The Tribunal held that the employer had not taken all reasonable steps to prevent the discrimination, as a reasonable step would have involved carrying out refresher training. Given that the employer organised subsequent training after the complaint was made, it was clear to the Tribunal that the employer agreed refresher training would be an effective way to eliminate these issues in the future. The training that the employer delivered was also held to be ineffective in practice on the basis that the employee making the comments thought it was merely ‘banter’ and that three other employees (two being managers) who heard or became aware of the racist comments failed to report it to HR or to take any action at all. Effective training would have warned against such ‘banter’ and highlighted the importance of dealing with such comments head on.

The employer appealed the decision, arguing that the effectiveness of the training was irrelevant to the question of what constitutes a reasonable step. The Employment Appeal Tribunal dismissed the appeal and concluded that the Tribunal had been right to reject the reasonable steps defence on these facts.

What does this mean for employers?

This case is an important reminder to employers of how fundamental diversity training is and that this training must be:

The case also highlights that training carried out two years ago will not be sufficient.

This ruling highlights the best practice approach of having annual training as the the safest and most effective approach for employers to take going forward.  This will remind employees of the importance of equality in the workplace and help employers in the event of needing to defend any Tribunal claims.

Our employment experts regularly provide specialist employment training courses on equality and diversity, which places a strong focus on practical examples and case studies.

The course can take the form of a workshop, a seminar for larger groups, or an online recording that can be watched by your staff at their own pace.

If you would like to discuss this case in more detail or speak with a member of the Team about delivering an updated training session to your workforce, please get in touch today. Our Employment Team would be happy to help.

REMINDER: Two months to go – IR35 changes affecting consultants and contractors

Posted on: February 8th, 2021

There are just two months to go until the postponed changes to the off-payroll working rules (IR35) come into force, which may impact upon your use of contractors, consultants and freelancers.  

As we previously reported, strict IR35 tax rules will apply to the private sector from 6 April 2021, which means that now is the time for you to take stock and review the status of your workforce. The changes are going to shift the burden on determining the tax status of the individual providing the service to the organisation at the end of the supply chain.

To give you some practical examples, the new rules will apply to medium or large organisations that engage contractors and consultants through an intermediary, such as:

Regardless of your organisation’s size, the correct employment status of the contractors and consultants you engage on a self-employed basis has become a very significant and topical issue for many employers, not just because of these upcoming IR35 changes. The cost of getting employment status wrong can be substantial, ranging from an entitlement by the contractor to claim unfair dismissal, National Minimum Wage and even holiday pay, together with the tax notices that may be issued by HMRC.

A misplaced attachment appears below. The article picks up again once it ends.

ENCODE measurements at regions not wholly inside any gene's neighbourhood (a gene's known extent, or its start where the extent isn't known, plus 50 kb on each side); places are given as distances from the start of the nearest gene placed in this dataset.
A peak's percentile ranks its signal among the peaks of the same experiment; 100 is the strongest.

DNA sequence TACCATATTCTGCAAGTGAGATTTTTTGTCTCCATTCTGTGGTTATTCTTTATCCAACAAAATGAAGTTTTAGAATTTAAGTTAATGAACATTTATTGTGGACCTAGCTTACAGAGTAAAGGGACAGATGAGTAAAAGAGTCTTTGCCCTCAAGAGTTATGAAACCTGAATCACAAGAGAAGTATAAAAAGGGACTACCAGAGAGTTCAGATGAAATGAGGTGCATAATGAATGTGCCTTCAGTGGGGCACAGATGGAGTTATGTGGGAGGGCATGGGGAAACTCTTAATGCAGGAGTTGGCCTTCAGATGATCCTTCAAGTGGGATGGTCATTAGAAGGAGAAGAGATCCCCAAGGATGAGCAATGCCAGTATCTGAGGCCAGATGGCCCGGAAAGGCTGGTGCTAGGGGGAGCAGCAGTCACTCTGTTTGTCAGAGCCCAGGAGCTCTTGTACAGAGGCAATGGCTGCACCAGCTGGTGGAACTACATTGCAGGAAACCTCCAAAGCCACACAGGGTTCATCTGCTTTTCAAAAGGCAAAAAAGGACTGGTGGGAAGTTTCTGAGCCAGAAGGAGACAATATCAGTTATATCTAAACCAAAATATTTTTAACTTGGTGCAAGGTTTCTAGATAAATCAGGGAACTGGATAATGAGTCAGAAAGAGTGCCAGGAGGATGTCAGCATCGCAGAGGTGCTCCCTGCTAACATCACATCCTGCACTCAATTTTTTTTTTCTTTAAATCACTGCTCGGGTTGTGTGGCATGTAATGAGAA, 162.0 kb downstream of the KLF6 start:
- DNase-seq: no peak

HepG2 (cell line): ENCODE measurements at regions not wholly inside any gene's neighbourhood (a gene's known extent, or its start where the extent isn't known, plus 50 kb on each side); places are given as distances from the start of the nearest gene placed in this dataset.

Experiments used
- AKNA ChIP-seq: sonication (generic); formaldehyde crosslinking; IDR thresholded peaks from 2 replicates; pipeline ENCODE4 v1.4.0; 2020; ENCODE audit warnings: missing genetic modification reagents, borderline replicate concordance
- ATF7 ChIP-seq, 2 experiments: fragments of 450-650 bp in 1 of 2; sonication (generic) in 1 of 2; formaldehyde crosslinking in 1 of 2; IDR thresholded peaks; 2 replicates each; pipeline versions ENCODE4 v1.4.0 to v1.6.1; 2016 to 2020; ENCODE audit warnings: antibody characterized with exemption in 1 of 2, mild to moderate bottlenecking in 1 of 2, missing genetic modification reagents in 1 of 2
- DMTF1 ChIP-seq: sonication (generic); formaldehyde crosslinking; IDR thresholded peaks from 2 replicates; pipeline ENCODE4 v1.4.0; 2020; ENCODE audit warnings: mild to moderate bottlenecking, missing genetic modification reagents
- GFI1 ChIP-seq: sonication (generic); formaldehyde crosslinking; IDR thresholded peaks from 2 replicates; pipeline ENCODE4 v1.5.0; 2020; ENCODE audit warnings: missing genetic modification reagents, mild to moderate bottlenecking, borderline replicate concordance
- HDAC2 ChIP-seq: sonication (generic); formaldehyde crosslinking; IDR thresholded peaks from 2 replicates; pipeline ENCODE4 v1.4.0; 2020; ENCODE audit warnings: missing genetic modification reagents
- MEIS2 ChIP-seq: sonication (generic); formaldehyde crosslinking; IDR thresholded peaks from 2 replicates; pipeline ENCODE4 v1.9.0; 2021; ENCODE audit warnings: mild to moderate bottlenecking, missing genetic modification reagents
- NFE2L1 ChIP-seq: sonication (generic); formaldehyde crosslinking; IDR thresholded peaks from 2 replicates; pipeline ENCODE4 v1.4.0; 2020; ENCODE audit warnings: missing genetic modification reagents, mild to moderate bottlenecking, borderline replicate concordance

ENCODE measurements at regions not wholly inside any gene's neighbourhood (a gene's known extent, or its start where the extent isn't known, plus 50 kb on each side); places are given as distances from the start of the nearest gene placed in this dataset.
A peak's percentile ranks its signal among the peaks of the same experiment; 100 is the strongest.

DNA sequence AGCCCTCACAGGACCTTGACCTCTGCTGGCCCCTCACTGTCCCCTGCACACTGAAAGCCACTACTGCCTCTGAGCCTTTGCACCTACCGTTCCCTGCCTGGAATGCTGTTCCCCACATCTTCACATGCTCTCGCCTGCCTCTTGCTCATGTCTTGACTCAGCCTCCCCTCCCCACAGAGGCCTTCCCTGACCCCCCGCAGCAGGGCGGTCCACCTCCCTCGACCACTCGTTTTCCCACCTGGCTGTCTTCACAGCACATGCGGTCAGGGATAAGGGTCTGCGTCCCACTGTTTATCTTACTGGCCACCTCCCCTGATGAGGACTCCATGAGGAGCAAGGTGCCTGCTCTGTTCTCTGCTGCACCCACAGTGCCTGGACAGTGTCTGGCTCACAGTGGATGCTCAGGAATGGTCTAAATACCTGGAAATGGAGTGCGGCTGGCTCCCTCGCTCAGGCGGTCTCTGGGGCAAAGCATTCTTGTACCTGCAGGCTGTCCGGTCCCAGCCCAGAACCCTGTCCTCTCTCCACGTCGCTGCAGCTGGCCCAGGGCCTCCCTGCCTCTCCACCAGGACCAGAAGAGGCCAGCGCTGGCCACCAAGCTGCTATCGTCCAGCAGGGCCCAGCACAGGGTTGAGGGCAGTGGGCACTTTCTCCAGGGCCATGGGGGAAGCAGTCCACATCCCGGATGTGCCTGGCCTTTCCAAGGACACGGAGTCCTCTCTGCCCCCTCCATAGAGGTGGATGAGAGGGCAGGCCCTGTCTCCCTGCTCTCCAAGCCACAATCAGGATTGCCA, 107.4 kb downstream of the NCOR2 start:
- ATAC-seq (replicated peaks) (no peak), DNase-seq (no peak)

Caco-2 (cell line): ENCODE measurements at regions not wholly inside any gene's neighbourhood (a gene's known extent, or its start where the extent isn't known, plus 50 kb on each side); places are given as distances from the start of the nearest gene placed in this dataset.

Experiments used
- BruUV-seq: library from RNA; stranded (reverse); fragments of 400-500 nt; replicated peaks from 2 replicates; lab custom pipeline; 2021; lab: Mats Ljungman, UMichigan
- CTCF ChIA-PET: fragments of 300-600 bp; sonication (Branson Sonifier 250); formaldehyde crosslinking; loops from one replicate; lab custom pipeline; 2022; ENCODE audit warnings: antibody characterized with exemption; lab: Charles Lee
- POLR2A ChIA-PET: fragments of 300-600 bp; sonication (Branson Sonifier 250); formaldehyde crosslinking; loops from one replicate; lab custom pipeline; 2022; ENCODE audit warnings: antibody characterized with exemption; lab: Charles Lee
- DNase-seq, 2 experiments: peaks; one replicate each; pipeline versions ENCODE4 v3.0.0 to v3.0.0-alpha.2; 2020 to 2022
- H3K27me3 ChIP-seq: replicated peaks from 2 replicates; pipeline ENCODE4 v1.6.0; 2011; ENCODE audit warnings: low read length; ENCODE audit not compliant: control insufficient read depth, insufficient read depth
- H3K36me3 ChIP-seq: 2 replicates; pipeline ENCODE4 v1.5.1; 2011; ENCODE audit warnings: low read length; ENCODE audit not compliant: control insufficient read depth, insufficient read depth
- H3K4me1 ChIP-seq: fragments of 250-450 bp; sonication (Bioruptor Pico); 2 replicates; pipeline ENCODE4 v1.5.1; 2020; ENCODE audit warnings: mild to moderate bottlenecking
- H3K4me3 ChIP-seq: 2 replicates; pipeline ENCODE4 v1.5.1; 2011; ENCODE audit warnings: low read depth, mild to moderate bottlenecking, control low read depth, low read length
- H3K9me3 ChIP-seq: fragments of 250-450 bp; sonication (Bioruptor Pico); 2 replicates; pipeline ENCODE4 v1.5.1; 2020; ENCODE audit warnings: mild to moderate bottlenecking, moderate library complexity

We appreciate that it can be difficult to navigate through the various case law, guidance and legislation to determine whether an individual your organisation engages to provide services is an employee, worker or self-employed, for legal and tax purposes, and we understand the need and benefits of a flexible workforce. However, whilst you may have a contract in place which states that the consultant or contractor is self-employed, the tribunals, courts and HMRC will always look beyond the documents in place to see how the relationship operates in practice.

If you are interested in speaking to our Employment Team about employment status generally, or would like to understand the impact of the IR35 changes on your business and its use of off-payroll working, our Employment Team would be happy to help.

Latest update on the job retention bonus and job support scheme

Posted on: October 9th, 2020

As the ability to furlough employees under the Coronavirus Job Retention Scheme (CJRS) rapidly comes to an end, employers will need to consider whether they can, and wish to, benefit from the Government’s two additional schemes: the Job Retention Bonus, and the Job Support Scheme.

Now that some of the finer details of these alternatives have been released by the Government, we provide a summary for employers below. It is also worth noting that since we wrote this article, the Chancellor has announced a further amendment to the Job Support Scheme:

Job Retention Bonus

Put simply, the Job Retention Bonus is a £1,000 one-off taxable payment made to employers, for each eligible employee retained until 31 January 2021. The Bonus does not have to be paid on to the employee.

The following specific rules apply:

Job Support Scheme

The Job Support Scheme is designed to protect ‘viable jobs’ in businesses who are facing lower demand due to the COVID-19 pandemic. The Scheme is certainly not as generous as furloughing under the CJRS and operates differently. Ultimately, an employer will continue to pay its employee for any time worked, but the burden of hours not worked will be split between the employer and the government (through wage support) and the employee (through a wage reduction), helping the employee to keep their job.

As always, the devil is in the detail. In summary:

Job Support Scheme – Local COVID Restrictions